The use of polymers to improve areal and volumetric sweep efficiency of waterfloods in limestone and dolomite reservoirs has been very limited and has seldom achieved the desired results. Anhydrous polymers, used in calcareous formations, have been generally ineffective. A relatively new process has been developed and field tested whereby a monomer solution is mixed and pumped into the formation. Once in place, the well is shut in and the monomer allowed to polymerize in situ. The resultant polymer may polymerize in situ. The resultant polymer may (within limits) vary in concentration and viscosity as desired.

Successful treatments have been performed in carbonate reservoirs in three areas of West Texas and New Mexico, and results have been evaluated and studied over several months. Laboratory work has been done on actual formation rock to determine adsorption characteristics and length of time retained.


Various type treatments have been used in injection wells in an attempt to increase the volumetric and areal sweep efficiency of waterfloods in limestone and dolomite reservoirs. Polymers, slurries, and gelatinous Polymers, slurries, and gelatinous materials are just a few of the more common agents used in this application.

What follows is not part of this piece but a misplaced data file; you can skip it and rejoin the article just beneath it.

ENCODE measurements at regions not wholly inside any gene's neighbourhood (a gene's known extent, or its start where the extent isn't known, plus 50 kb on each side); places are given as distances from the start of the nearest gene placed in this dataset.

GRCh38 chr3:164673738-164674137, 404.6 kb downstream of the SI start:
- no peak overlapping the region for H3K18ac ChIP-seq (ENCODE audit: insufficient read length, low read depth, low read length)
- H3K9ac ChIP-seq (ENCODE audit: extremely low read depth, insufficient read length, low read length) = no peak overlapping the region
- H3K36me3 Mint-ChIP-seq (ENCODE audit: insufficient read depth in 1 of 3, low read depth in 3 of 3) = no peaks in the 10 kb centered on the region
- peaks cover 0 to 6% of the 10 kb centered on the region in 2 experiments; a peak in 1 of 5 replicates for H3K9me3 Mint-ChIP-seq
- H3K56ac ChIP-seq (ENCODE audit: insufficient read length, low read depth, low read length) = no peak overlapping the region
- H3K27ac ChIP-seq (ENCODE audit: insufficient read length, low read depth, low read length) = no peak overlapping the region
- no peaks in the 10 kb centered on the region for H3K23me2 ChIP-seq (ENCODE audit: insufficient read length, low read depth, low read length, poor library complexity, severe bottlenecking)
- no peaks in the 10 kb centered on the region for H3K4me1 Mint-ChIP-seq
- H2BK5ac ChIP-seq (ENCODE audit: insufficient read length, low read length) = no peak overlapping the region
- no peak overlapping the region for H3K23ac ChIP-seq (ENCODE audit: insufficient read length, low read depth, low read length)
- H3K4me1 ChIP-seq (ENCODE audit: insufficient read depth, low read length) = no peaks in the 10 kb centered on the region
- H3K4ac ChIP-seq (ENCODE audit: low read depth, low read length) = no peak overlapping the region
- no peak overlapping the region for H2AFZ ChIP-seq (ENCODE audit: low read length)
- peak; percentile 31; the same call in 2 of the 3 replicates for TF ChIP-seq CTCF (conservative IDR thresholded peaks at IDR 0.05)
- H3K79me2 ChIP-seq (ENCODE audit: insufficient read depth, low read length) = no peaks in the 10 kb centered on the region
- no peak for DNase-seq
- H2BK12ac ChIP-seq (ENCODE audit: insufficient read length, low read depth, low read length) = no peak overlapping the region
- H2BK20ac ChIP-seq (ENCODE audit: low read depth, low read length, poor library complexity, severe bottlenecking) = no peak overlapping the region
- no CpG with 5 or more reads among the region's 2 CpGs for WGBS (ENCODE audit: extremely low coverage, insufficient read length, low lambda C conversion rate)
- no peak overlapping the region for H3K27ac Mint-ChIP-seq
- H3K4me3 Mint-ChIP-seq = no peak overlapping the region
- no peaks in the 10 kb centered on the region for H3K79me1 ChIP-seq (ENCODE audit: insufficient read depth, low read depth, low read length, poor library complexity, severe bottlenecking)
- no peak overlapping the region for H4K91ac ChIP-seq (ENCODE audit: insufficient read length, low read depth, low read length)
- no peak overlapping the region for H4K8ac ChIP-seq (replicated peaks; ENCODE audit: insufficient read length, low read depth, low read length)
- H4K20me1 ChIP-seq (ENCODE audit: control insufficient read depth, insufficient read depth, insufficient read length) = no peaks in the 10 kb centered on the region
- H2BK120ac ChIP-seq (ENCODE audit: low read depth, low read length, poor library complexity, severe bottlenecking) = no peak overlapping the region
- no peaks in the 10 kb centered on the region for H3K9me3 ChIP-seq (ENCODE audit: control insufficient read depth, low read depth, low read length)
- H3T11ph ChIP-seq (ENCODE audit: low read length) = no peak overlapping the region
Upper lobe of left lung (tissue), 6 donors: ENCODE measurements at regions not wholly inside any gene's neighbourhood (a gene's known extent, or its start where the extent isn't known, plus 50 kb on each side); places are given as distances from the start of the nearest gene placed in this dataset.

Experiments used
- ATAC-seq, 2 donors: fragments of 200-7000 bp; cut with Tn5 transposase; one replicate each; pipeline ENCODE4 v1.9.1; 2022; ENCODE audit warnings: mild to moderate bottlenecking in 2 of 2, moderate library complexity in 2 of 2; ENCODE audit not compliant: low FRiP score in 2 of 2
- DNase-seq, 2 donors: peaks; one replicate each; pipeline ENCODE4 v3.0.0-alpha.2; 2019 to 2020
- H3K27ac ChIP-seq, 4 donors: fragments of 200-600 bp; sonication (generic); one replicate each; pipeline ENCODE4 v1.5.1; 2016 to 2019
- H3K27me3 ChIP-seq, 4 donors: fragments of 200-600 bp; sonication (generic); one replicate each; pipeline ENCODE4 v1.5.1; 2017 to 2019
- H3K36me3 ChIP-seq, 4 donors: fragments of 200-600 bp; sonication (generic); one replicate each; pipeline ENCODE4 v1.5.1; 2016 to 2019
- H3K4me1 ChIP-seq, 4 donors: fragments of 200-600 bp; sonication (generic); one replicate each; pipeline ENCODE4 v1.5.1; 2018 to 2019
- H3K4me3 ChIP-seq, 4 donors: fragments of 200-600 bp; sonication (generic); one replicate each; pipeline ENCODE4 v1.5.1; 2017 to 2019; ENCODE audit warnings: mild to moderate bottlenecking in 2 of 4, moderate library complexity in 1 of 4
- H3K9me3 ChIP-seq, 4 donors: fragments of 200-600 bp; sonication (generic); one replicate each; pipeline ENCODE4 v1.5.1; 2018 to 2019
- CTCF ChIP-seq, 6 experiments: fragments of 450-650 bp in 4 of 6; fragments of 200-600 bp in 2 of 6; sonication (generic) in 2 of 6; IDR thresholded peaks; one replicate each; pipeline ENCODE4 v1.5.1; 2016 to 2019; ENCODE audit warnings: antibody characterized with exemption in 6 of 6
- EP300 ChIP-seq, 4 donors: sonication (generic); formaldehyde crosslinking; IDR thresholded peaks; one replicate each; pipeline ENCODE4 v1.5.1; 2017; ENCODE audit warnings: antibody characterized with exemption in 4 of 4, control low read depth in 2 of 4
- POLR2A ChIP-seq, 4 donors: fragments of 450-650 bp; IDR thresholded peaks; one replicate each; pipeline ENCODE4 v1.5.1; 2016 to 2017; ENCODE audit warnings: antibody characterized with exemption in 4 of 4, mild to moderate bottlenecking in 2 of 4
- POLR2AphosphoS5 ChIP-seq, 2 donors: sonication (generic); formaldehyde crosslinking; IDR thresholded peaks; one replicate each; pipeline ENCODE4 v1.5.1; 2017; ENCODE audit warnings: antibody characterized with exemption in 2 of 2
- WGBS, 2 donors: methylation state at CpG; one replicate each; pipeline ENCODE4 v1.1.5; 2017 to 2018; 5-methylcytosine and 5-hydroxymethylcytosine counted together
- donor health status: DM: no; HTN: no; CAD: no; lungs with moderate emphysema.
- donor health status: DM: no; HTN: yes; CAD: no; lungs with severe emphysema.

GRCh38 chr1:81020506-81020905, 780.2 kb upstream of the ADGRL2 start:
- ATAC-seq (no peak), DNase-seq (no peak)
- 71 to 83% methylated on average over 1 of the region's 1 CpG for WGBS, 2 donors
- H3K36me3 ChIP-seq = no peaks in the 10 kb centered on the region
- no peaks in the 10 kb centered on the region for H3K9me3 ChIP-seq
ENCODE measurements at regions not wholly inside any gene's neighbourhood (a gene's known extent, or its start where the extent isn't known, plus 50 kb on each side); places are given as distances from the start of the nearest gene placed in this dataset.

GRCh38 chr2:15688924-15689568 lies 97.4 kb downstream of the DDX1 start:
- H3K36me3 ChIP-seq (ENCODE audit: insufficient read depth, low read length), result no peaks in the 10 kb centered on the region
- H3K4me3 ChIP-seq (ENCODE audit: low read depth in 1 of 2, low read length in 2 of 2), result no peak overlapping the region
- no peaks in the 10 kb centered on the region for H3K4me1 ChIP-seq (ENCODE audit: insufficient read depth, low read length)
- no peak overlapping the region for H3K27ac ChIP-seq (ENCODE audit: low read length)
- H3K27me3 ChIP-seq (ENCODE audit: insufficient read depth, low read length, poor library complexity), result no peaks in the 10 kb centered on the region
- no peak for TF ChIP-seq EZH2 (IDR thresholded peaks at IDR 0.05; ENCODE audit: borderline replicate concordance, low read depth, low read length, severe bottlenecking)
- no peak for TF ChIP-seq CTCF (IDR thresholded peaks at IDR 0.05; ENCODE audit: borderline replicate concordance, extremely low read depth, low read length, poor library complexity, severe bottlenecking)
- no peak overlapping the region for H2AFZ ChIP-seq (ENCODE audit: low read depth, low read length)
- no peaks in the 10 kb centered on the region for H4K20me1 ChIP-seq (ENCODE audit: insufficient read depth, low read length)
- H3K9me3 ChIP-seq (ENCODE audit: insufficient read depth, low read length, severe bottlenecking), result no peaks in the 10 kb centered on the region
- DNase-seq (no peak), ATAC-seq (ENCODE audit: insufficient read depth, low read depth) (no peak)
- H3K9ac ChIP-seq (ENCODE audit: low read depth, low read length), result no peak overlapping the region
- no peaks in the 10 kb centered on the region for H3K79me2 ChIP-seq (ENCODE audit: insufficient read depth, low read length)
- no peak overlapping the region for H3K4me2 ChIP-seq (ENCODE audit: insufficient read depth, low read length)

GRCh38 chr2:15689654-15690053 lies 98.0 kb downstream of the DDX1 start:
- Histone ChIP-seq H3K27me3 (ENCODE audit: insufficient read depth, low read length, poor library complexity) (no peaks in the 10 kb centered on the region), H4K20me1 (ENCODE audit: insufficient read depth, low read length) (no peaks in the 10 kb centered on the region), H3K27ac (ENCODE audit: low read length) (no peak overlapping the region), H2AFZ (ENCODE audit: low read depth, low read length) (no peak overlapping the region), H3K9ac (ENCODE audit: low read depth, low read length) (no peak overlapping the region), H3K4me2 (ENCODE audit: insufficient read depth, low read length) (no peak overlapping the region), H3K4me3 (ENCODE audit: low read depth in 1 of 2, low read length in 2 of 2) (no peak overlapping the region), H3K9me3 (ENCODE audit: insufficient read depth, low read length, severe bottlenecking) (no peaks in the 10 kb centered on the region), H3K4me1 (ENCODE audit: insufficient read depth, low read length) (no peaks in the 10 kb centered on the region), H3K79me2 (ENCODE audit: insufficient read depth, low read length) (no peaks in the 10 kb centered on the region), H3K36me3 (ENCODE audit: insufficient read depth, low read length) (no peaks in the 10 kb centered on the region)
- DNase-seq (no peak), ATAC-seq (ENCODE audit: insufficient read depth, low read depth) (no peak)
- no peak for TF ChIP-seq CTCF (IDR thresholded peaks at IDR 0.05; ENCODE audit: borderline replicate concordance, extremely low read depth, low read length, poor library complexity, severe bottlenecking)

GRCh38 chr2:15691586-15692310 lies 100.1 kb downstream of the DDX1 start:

Polymers used to increase the viscosity of the injection water may improve the areal sweep efficiency by producing additional oil from streamlines that have been developed between the injection and production wells.

Craig defines areal sweep efficiency as follows.

"In water-flooding, water is injected into some wells and produced from other wells. In an areal sense, injection and production take place at points. As a result, pressure distributions and corresponding streamlines are developed between injection and production wells. In symmetrical well patterns, a straight line connecting the injector and producer is the shortest streamline producer is the shortest streamline between these two wells, and as a result, the pressure gradient along this line is the highest. So injected water moving areally along this shortest streamline reaches the producing well before the water moving along any other streamline.

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